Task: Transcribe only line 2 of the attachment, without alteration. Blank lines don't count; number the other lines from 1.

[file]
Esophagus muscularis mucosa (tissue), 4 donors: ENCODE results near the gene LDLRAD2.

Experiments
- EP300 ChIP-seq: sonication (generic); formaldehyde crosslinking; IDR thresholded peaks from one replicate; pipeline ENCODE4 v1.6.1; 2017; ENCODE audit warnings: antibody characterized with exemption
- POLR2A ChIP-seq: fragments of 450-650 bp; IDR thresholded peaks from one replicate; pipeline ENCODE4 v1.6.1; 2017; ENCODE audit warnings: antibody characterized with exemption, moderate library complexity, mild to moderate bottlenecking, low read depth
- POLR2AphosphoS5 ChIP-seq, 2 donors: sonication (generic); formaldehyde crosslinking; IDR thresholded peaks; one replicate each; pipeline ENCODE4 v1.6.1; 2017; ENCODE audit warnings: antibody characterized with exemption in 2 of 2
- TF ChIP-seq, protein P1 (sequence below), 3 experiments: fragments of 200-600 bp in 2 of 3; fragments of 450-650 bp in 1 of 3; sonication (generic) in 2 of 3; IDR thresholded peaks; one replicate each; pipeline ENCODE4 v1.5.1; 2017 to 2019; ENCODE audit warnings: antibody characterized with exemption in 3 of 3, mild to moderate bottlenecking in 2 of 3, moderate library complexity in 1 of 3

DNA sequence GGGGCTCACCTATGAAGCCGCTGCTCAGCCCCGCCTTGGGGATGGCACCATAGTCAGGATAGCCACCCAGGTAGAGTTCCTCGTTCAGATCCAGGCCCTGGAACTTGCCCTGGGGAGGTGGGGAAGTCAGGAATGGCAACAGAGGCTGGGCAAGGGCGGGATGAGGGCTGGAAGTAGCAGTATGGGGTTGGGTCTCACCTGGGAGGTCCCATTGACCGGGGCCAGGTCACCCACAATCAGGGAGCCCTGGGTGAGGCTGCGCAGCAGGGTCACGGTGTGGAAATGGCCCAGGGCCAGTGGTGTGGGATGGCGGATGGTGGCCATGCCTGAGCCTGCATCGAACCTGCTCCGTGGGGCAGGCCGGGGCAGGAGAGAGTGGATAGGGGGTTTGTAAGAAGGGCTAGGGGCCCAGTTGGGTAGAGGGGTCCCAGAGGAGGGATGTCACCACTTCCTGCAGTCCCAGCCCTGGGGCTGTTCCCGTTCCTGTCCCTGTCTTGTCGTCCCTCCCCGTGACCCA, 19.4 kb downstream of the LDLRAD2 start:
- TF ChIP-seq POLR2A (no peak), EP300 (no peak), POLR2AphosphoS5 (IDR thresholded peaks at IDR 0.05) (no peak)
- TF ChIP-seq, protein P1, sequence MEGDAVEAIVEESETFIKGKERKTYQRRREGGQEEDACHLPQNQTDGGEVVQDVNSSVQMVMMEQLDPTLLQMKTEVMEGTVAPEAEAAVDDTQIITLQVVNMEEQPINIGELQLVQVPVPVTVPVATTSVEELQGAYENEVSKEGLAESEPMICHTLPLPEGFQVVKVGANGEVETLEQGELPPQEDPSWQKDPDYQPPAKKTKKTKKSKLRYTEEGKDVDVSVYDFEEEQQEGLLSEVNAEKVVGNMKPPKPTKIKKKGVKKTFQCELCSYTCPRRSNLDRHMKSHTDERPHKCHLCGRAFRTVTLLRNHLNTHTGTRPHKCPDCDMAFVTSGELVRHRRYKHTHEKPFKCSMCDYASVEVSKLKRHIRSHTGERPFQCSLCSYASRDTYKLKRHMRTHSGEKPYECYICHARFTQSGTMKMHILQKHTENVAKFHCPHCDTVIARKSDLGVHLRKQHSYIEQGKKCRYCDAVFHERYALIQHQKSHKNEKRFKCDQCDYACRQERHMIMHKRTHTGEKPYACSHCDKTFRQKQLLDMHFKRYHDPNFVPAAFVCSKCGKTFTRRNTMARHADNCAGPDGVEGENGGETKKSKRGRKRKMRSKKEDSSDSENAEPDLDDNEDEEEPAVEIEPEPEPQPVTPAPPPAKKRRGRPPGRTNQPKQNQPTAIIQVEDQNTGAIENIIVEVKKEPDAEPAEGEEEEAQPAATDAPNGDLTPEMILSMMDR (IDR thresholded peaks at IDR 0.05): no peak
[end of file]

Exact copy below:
Experiments